But China is a large country, home to over 1.4 billion people. To date, China’s size has meant that its per capita emissions have remained considerably lower than those in the developed world. In 2019, China’s per capita emissions reached 10.1 tons, nearly tripling over the past two decades. This comes in just below average levels across the OECD bloc (10.5 tons/capita) in 2019, but still significantly lower than the US, which has the highest per capita emissions in the world at 17.6 tons/capita. While final global data for 2020 is not yet available, we expect China’s per capita emissions exceeded the OECD average in 2020, as China’s net GHG emissions grew around 1.7% while emissions from almost all other nations declined sharply in the wake of the COVID-19 pandemic.

While China exceeded all developed countries combined in terms of annual emissions and came very close to matching per capita emissions in 2019, China’s history as a major emitter is relatively short compared to developed countries, many of which had more than a century head start. A large share of the CO2 emitted into the atmosphere each year hangs around for hundreds of years. As a result, current global warming is the result of emissions from both the recent and more distant past. Since 1750, members of the OECD bloc have emitted four times more CO2 on a cumulative basis than China. This overstates the relative role of OECD emissions in the more than 1 degree Celsius increase in global temperatures that has occurred since before the industrial revolution because a large share of annual CO2 emissions is absorbed in the earth’s carbon cycle in the decades after release. But China still has a way to go before surpassing the OECD on a cumulative contribution basis.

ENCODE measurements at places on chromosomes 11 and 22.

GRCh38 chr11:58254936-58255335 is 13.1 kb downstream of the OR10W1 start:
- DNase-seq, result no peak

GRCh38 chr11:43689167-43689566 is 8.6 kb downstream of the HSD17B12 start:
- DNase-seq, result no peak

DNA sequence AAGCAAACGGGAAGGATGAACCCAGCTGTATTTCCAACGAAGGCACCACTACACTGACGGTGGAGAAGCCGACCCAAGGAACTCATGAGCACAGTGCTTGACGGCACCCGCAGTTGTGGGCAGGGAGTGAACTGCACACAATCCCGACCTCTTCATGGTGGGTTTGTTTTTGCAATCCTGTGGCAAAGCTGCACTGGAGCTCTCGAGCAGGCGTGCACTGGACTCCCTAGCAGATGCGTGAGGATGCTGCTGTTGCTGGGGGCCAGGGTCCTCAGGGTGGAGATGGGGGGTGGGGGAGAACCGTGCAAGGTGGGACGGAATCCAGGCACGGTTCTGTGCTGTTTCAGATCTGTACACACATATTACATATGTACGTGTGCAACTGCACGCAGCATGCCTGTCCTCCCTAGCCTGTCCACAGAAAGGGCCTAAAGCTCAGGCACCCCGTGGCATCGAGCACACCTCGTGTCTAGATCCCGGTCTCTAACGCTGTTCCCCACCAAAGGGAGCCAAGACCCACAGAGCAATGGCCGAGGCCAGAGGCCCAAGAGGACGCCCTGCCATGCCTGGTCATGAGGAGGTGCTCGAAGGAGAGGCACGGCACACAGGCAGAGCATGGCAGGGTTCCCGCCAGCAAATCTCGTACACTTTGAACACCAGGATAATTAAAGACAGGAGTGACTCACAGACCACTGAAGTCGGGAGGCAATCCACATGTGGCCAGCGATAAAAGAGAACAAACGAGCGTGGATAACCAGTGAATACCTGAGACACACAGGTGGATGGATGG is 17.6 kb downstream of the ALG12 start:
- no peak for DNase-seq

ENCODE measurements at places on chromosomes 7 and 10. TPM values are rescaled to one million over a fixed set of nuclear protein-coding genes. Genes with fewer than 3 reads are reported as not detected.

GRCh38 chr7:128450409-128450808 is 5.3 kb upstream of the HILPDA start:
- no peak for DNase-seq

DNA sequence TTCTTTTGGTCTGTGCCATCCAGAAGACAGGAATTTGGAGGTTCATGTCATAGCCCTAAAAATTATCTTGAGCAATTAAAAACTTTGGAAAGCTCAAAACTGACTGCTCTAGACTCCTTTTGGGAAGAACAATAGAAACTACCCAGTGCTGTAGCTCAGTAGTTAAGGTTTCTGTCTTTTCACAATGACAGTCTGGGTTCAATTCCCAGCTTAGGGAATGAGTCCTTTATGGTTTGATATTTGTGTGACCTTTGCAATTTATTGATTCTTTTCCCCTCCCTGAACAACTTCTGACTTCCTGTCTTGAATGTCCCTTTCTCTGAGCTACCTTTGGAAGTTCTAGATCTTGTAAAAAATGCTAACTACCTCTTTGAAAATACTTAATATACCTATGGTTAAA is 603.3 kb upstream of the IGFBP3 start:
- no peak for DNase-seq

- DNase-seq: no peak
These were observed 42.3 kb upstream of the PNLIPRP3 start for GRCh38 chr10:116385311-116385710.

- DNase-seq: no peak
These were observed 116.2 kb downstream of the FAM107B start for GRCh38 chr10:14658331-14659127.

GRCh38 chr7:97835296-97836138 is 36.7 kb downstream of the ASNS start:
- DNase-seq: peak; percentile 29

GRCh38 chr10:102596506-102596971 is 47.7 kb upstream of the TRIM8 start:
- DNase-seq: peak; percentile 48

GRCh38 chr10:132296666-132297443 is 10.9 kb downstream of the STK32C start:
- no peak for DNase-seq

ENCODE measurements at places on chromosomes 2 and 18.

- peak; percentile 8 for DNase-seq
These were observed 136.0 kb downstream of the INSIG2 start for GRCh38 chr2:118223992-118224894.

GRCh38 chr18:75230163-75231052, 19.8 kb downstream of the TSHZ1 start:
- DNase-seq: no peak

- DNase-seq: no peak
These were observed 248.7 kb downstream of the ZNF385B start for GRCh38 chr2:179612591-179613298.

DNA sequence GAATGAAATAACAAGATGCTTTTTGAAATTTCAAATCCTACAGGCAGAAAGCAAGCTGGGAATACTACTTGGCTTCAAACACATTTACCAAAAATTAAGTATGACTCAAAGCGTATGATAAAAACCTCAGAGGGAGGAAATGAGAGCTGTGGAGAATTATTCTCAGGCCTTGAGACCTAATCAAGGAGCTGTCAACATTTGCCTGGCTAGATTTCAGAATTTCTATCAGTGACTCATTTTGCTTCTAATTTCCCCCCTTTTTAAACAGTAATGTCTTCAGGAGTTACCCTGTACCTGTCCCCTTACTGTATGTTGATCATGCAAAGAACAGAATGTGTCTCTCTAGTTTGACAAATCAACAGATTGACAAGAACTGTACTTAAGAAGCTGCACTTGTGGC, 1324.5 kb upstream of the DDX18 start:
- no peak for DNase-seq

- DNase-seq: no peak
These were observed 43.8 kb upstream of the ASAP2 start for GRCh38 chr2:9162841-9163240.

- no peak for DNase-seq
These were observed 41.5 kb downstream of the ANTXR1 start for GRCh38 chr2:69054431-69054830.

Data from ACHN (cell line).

Source : Rhodium Group

Corporate Tax Receipt As a Share of GDP in OECD Countries


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Source : OECD

Infographic: Average Weekly Hours Worked and Wages by OECD Countries

Ratio of Residents Living Below the Extreme Poverty Line in China 2000-2019

Living on less than 2,300 yuan per year

The medium per capita income in 2019 was 26,523 yuan while the average per capita income was 30,733 yuan.

Source : Statista


Poverty rates in OECD countries as of 2019

The poverty rate is the ratio of the number of people whose income falls below the poverty line and the total population.

The poverty line is here taken as half the median household income. Income is defined as household disposable income in a particular year.


Source : Statista

Ratio of Minimum Wage to Medium Full-time Wages in OECD Countries

Source : Goldman Sachs

OECD: Continued Fiscal Support and Public Health Action Needed to Make Hope of Recovery a Reality

The prospect of a number of COVID-19 vaccines becoming widely available next year has lifted hopes for a faster recovery, but policymakers will need to retain both public health and fiscal support while acting decisively for the momentum to pick up, according to the OECD’s latest Economic Outlook.